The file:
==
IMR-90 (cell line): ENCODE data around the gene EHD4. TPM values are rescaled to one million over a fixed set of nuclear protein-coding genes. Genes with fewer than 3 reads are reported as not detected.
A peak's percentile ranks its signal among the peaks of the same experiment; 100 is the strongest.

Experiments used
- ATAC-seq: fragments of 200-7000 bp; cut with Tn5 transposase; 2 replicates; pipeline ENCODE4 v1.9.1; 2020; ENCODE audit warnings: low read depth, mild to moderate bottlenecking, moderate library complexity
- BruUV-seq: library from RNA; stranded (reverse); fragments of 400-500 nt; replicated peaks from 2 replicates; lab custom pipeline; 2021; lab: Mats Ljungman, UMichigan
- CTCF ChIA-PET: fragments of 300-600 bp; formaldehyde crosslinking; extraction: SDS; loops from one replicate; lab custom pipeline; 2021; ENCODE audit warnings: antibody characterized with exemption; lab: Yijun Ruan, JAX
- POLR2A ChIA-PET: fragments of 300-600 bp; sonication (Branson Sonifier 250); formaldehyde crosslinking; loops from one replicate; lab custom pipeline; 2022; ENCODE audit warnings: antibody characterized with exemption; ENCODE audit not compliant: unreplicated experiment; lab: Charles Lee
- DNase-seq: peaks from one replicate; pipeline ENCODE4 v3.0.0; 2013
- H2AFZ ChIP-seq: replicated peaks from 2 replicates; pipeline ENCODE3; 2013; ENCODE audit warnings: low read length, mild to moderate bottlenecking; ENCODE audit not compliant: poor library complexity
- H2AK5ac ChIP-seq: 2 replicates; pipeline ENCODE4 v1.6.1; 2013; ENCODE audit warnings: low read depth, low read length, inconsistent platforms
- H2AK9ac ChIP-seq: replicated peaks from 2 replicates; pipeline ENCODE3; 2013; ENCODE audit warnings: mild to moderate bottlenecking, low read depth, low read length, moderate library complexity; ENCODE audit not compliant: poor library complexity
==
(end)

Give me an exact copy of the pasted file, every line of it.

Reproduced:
IMR-90 (cell line): ENCODE data around the gene EHD4. TPM values are rescaled to one million over a fixed set of nuclear protein-coding genes. Genes with fewer than 3 reads are reported as not detected.
A peak's percentile ranks its signal among the peaks of the same experiment; 100 is the strongest.

Experiments used
- ATAC-seq: fragments of 200-7000 bp; cut with Tn5 transposase; 2 replicates; pipeline ENCODE4 v1.9.1; 2020; ENCODE audit warnings: low read depth, mild to moderate bottlenecking, moderate library complexity
- BruUV-seq: library from RNA; stranded (reverse); fragments of 400-500 nt; replicated peaks from 2 replicates; lab custom pipeline; 2021; lab: Mats Ljungman, UMichigan
- CTCF ChIA-PET: fragments of 300-600 bp; formaldehyde crosslinking; extraction: SDS; loops from one replicate; lab custom pipeline; 2021; ENCODE audit warnings: antibody characterized with exemption; lab: Yijun Ruan, JAX
- POLR2A ChIA-PET: fragments of 300-600 bp; sonication (Branson Sonifier 250); formaldehyde crosslinking; loops from one replicate; lab custom pipeline; 2022; ENCODE audit warnings: antibody characterized with exemption; ENCODE audit not compliant: unreplicated experiment; lab: Charles Lee
- DNase-seq: peaks from one replicate; pipeline ENCODE4 v3.0.0; 2013
- H2AFZ ChIP-seq: replicated peaks from 2 replicates; pipeline ENCODE3; 2013; ENCODE audit warnings: low read length, mild to moderate bottlenecking; ENCODE audit not compliant: poor library complexity
- H2AK5ac ChIP-seq: 2 replicates; pipeline ENCODE4 v1.6.1; 2013; ENCODE audit warnings: low read depth, low read length, inconsistent platforms
- H2AK9ac ChIP-seq: replicated peaks from 2 replicates; pipeline ENCODE3; 2013; ENCODE audit warnings: mild to moderate bottlenecking, low read depth, low read length, moderate library complexity; ENCODE audit not compliant: poor library complexity